I've been advocating to Apple for a decade now for better enterprise administration and automation capabilities. Instead Apple continues to consciously subvert our capabilities as independent actors. The single best piece of evidence for this is that so much of what has challenged Mac admins in this timeframe is interfaced through the Security & Privacy preference pane. 

So do you want better privacy and security in Apple's OS or not? I think you're missing the bigger picture here. Of course MacAdmins will be spending time in the Security & Privacy pane and learning how to implement the new security frameworks.

I also want better Enterprise administration and automation capabilities and have also been lobbying Apple for more than 20  years for these tools. And when those tools didn't exist, people wrote them:  Macintosh Manager, Radmind, Repasado, DeployStudio, Netboot-Across-Subnets, Carbon Copy Cloner, SuperDuper, InstaDMG, even the original Jamf (Casper).

Better security in the hardware and OS has required Apple to make some radical changes. Our pain points are mostly related to these changes. And it sucks. I get it. And it's easy to complain and gripe at Apple. I'm not immune. For a long time, I was an outspoken advocate for trying to get Apple to let us have more than 90 days deferral for OS (and iOS) updates. Their new security model of forcing the latest (and more secure) OS on all users was in severe conflict with how I'd built my management structure at $OldJob. And while I still believe Apple should give us MacAdmins more than 90 days, I have a different view on it now. $NewJob (which is much more security-focused) had given me a new lens to view it through. Now I see that Apple has to make these changes. It is becoming a bigger and bigger target by the bad actors, the malware writers, the corporate and nation-state espionage actors, and more.

I disagree that we are "enablers in an abusive relationship." We are, instead, bystanders caught in the various information warfare conflicts.

It's telling, isn't it, that all those tools created by diligent Mac admins to fill the copious gaps that Apple left in their intermittently implemented enterprise support strategy have almost all been entirely deprecated, not because there was no longer a purpose in managing Macs that way, but that Apple simply took away the ability to do those things anymore and implemented something that gave Apple more control. Disk imaging is dead! Long live the expectation your device will connect to the cloud and pull down the latest available content always! Netbooting is dead! Long live super slow internet recoveries because Apple won't trust you to not compromise their OS installers. Being practically unable to brick a Mac is dead! Long live several discrete failure modes across multiple hardware iterations that enable either total device loss or at least an effectively wide open internet connection back to Apple and that aforementioned slow internet recovery. Granular OS software/security updates are dead! Long live downloading the entire monolithic OS installer every time a 500k component needs to change for a security update. Discrete preference panes that serve a single purpose are dead! Long live Security & Privacy - because it would be too easy and accommodating to our administrator base to break these up into two sepate panes that actually allowed management the way admins might want to manage things.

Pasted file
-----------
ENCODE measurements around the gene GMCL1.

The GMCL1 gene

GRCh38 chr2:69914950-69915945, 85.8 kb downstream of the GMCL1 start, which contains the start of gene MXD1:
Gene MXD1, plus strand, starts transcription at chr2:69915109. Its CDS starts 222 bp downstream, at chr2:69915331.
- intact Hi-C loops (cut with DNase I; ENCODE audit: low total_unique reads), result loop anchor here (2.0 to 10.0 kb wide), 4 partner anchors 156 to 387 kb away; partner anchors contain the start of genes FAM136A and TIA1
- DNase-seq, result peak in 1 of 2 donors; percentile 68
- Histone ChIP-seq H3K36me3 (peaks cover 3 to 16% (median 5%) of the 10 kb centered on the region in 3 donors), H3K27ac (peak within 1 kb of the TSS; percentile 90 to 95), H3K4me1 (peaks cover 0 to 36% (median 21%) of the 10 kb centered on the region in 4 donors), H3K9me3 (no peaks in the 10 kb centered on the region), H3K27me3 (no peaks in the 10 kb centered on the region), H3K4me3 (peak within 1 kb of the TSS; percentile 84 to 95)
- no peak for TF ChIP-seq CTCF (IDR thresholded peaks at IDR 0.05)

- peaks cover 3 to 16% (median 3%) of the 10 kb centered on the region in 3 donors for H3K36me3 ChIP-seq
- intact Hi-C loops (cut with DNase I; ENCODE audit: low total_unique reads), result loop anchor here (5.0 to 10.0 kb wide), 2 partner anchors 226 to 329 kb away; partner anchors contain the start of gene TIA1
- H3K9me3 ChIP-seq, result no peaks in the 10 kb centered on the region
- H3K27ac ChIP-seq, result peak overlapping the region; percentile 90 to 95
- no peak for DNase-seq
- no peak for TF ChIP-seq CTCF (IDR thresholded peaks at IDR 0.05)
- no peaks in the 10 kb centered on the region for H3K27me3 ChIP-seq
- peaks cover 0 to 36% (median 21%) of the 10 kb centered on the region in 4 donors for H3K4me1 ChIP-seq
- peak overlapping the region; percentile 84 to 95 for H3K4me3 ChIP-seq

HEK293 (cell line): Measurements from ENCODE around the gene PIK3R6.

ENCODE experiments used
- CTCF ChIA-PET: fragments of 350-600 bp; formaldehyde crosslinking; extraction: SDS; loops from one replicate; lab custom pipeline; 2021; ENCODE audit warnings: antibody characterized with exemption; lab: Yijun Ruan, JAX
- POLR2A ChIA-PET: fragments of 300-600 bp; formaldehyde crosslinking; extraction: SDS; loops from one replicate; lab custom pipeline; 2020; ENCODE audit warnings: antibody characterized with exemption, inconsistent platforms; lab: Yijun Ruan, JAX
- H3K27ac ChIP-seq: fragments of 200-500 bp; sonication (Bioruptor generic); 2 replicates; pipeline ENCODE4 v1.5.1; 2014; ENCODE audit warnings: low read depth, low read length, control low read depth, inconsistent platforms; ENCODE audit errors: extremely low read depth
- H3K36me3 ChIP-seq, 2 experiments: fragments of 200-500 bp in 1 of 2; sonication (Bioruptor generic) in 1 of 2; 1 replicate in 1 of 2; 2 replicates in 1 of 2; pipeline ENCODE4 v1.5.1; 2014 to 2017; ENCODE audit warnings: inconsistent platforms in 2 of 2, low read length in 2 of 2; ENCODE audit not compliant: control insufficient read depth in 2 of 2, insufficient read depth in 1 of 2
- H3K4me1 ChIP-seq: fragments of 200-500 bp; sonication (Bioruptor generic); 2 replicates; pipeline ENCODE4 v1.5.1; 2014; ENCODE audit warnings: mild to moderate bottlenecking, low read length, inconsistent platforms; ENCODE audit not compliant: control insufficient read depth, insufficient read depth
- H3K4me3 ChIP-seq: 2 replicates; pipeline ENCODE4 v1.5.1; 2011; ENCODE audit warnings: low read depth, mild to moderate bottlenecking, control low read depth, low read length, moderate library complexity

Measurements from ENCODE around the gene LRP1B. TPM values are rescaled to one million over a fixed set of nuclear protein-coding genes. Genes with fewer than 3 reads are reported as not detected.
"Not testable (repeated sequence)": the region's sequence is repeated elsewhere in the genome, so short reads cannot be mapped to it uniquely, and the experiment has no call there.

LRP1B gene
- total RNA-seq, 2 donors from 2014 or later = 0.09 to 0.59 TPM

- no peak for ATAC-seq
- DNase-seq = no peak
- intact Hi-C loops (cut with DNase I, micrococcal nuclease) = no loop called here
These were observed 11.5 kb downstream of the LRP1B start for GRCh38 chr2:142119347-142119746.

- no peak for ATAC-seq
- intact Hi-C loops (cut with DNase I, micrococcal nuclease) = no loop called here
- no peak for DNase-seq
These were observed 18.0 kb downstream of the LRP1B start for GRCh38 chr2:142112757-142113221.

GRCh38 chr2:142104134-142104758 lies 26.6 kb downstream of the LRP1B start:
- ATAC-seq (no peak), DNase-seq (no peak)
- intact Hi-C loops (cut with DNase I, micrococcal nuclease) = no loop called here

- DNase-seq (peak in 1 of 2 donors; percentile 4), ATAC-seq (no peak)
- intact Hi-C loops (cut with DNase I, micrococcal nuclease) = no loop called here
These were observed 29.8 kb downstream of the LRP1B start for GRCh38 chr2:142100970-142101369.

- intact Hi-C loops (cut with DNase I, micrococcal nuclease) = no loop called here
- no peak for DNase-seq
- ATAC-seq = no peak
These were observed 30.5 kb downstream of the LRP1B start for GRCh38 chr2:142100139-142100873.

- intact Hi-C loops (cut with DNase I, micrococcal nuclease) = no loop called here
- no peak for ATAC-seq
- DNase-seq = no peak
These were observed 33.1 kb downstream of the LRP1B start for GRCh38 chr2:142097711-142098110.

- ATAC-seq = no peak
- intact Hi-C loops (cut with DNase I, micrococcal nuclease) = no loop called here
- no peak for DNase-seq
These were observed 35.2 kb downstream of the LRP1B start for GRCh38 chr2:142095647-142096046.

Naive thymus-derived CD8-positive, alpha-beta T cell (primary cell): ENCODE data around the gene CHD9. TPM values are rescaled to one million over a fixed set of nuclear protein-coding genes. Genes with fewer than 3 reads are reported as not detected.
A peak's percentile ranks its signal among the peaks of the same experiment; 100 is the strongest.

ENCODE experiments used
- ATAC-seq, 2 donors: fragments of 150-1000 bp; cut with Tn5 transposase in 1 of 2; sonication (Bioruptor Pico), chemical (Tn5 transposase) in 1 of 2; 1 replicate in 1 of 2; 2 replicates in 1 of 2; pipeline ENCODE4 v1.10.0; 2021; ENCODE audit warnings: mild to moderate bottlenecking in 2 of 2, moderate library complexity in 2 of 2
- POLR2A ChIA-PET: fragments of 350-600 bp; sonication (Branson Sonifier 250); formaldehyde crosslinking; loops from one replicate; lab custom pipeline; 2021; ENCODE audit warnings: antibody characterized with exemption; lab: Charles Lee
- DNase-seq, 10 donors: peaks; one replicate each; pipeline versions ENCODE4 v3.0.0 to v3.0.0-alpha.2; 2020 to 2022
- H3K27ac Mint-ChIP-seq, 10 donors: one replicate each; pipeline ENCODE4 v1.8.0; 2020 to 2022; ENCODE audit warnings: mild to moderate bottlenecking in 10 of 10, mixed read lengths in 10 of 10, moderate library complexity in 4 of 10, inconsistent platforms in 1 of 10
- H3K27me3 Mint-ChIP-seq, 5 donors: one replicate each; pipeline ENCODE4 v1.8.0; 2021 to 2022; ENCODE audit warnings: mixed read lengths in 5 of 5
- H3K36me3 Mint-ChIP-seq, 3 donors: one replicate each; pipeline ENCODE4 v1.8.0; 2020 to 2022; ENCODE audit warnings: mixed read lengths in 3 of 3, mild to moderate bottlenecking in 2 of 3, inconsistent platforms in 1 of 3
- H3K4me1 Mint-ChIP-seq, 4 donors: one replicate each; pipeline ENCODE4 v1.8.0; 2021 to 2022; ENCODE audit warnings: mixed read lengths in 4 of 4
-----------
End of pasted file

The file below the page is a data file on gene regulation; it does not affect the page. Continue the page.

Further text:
And yes, while there are a bunch of new tools to fill in the gaps Apple's left behind their current implementation, it's getting harder to slip into the spaces between Apple's all-encompassing and deliberately obtuse Security/Privacy model. 

Look, it's not that I fear change or don't want to change, it's that the control I transfer to Apple for the benefit of Apple's protection feels more and more like a racket every time there's an update. 

I think we're all worried that with the release of a future macOS "Death Valley" that'll be the end of our ability to manage anything on a fleet of Macs anymore, that you'll need an up-to-date, fully paid organizational account authenticating with a biometrically imprinted Apple ID to managemydevices.apple.com to be able to set your preferred Declarative Management template for the 7 customizations that Apple continues to allow. 

mvu
Valued Contributor

Interesting thoughts. Bookmarking. And yes, +1 on the old Jamf Nation.

easyedc
Valued Contributor II

@gabester wrote:

We aren't partners, we are enablers in an abusive relationship.


That might be the most on-the-head comment ever. 

 

easyedc
Valued Contributor II

For me it ultimately boils down to the fact that if you or I walked into an Apple Store and purchased a computer, I could do whatever I wanted with it.  But in the enterprise sphere, that doesn't play.  My .org purchases the hardware and provides it to an end-user.  As the purchaser, and true owner, of the computer, I'm still at the mercy of what the user choses to do in some situations, and (like the 90 day OS update issue) can't truly control certain things. I've been victim of security agents which just-don't-work-with-current-releases in the past, and being forced to update was just not an option.  Apple doesn't distinguish between owner and user in the enterprise space, all while preaching "we're pro-enterprise!"